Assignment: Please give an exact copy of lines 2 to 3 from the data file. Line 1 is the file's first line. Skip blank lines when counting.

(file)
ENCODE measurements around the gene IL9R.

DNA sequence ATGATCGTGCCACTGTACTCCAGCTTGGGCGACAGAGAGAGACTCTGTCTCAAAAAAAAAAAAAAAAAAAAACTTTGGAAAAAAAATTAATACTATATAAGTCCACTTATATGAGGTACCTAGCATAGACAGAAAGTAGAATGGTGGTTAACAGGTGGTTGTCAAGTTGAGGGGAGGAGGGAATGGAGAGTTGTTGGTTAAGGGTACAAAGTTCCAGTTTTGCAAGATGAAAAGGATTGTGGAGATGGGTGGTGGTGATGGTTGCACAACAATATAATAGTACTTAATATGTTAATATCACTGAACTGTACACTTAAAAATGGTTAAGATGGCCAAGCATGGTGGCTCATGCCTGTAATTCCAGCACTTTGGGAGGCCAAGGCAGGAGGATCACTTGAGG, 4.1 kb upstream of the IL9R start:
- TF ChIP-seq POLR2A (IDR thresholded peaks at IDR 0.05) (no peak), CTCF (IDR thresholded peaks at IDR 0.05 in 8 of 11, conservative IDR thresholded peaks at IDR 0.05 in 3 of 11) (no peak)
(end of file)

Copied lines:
DNA sequence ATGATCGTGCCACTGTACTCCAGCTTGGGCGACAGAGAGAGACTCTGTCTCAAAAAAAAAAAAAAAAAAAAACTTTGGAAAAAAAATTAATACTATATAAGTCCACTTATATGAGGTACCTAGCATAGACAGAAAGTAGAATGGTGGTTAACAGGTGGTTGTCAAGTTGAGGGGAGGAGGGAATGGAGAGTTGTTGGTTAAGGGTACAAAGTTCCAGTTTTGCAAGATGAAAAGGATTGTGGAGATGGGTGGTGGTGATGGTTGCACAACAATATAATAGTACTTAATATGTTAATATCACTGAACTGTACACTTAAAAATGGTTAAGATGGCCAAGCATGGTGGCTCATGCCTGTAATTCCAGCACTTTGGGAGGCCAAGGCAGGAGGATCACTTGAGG, 4.1 kb upstream of the IL9R start:
- TF ChIP-seq POLR2A (IDR thresholded peaks at IDR 0.05) (no peak), CTCF (IDR thresholded peaks at IDR 0.05 in 8 of 11, conservative IDR thresholded peaks at IDR 0.05 in 3 of 11) (no peak)